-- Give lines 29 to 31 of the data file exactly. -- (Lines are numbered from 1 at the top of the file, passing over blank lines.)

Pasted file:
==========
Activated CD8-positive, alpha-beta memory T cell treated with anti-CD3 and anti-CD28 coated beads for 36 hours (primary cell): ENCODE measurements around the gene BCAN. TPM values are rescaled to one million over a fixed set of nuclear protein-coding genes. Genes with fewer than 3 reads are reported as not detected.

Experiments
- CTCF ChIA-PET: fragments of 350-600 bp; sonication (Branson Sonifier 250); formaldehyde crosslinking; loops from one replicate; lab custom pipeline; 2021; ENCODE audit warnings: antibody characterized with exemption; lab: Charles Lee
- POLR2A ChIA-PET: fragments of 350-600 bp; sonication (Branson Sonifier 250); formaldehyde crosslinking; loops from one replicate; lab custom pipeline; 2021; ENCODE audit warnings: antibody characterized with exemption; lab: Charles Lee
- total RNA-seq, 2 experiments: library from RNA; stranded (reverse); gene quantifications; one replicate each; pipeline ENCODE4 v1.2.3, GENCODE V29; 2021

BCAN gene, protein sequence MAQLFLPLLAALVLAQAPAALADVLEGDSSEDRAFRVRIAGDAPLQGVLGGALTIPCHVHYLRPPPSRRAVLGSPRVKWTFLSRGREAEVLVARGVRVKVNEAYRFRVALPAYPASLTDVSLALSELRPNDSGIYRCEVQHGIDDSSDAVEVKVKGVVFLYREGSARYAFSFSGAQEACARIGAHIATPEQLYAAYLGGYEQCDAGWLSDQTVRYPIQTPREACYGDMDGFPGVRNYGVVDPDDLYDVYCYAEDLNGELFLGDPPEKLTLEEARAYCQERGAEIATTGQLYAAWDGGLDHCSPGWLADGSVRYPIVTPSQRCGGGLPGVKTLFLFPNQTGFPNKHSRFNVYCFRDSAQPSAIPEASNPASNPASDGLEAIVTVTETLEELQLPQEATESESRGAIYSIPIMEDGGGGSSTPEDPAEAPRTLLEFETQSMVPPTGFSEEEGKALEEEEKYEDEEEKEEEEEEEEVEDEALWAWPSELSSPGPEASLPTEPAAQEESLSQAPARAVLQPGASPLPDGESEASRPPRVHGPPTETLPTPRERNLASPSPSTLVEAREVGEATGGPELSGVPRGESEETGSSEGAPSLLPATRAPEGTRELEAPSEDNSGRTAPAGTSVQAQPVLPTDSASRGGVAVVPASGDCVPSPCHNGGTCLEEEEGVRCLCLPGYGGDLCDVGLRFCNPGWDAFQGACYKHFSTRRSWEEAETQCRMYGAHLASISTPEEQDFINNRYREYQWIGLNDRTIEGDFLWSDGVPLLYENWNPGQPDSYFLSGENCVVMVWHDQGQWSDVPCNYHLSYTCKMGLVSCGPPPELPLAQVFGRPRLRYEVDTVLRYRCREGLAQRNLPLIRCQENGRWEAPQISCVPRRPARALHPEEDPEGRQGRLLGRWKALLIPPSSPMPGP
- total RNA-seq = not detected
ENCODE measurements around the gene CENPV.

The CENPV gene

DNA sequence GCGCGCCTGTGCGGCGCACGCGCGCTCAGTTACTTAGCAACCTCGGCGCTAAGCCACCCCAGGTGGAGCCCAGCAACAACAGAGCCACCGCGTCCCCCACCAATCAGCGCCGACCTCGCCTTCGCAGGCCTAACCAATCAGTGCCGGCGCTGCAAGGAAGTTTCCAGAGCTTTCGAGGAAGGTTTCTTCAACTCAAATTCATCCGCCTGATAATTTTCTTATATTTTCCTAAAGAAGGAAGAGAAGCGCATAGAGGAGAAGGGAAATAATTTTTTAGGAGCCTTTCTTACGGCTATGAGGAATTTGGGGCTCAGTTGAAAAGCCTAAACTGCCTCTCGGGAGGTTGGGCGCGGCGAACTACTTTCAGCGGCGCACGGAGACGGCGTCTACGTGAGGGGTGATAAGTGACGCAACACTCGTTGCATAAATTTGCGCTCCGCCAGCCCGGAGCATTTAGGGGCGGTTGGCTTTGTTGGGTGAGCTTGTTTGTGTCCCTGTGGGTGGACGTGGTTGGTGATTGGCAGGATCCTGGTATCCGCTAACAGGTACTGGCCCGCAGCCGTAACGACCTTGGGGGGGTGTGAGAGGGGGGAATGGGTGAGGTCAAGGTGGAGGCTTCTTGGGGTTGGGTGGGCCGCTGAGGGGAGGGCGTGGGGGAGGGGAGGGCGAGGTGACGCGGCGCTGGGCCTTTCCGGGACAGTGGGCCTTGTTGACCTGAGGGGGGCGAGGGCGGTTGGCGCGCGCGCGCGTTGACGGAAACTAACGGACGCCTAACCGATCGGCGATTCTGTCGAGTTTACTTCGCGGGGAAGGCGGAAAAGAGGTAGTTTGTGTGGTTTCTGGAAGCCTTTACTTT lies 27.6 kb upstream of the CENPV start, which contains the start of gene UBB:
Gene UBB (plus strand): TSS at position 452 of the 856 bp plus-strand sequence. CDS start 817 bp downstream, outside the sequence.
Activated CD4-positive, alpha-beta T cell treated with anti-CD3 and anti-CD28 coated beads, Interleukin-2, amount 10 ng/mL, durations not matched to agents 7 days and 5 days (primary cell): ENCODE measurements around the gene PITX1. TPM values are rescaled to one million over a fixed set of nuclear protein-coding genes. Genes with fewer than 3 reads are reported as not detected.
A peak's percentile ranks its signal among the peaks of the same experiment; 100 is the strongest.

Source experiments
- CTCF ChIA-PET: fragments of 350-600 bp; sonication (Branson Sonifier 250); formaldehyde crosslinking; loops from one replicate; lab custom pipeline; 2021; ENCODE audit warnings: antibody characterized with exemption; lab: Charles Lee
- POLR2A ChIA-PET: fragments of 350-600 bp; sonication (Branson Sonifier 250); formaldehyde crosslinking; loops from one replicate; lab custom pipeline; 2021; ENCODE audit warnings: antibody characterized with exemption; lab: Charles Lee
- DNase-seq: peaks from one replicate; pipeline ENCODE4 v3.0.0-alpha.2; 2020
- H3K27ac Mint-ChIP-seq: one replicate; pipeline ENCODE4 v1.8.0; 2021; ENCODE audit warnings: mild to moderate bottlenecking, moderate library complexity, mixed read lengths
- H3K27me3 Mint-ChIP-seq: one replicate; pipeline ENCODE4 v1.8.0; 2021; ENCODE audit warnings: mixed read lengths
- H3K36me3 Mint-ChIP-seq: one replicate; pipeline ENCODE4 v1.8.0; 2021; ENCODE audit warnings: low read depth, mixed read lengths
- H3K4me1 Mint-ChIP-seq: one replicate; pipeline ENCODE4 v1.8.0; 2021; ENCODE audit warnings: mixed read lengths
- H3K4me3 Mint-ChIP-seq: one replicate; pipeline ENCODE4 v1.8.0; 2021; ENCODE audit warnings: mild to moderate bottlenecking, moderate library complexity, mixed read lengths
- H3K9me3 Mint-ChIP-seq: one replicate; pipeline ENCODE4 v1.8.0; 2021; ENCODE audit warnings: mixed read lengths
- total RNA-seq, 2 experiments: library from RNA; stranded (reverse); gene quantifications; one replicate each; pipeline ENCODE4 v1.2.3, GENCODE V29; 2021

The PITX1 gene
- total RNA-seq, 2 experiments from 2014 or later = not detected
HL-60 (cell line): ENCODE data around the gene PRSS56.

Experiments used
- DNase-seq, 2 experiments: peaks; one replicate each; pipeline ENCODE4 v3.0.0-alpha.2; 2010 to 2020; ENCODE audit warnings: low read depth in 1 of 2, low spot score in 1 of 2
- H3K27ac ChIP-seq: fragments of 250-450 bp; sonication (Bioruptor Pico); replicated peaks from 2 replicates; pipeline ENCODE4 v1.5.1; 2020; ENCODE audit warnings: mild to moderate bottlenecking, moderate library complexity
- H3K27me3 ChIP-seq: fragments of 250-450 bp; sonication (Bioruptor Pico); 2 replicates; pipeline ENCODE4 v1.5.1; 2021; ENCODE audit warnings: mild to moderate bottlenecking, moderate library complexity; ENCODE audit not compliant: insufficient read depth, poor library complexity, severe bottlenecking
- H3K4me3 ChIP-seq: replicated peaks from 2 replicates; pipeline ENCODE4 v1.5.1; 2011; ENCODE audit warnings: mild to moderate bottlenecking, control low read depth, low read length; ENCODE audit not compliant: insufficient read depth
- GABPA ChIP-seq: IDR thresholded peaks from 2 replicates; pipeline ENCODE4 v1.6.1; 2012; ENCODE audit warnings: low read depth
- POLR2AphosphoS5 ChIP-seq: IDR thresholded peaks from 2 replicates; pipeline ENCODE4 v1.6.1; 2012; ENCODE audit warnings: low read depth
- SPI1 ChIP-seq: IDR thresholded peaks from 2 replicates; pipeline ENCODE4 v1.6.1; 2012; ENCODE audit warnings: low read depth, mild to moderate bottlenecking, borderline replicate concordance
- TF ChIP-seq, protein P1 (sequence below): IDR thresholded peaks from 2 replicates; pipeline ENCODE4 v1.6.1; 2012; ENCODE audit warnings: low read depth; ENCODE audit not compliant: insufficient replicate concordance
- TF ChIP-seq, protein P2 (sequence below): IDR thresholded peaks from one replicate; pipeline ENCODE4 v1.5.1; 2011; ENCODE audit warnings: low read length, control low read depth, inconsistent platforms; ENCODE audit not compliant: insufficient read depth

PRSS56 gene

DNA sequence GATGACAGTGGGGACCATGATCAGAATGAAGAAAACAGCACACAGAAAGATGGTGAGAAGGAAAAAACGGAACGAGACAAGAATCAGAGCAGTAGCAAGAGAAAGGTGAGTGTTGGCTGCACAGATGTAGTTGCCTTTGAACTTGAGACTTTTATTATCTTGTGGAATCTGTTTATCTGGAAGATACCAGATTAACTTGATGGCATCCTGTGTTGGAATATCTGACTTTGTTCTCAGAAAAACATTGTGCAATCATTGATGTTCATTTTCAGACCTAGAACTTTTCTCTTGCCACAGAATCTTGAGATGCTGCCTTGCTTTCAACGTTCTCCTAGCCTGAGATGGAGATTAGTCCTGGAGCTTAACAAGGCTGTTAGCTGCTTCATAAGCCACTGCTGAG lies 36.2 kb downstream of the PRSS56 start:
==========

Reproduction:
- DNase-seq, 2 experiments: peaks; one replicate each; pipeline ENCODE4 v3.0.0-alpha.2; 2010 to 2020; ENCODE audit warnings: low read depth in 1 of 2, low spot score in 1 of 2
- H3K27ac ChIP-seq: fragments of 250-450 bp; sonication (Bioruptor Pico); replicated peaks from 2 replicates; pipeline ENCODE4 v1.5.1; 2020; ENCODE audit warnings: mild to moderate bottlenecking, moderate library complexity
- H3K27me3 ChIP-seq: fragments of 250-450 bp; sonication (Bioruptor Pico); 2 replicates; pipeline ENCODE4 v1.5.1; 2021; ENCODE audit warnings: mild to moderate bottlenecking, moderate library complexity; ENCODE audit not compliant: insufficient read depth, poor library complexity, severe bottlenecking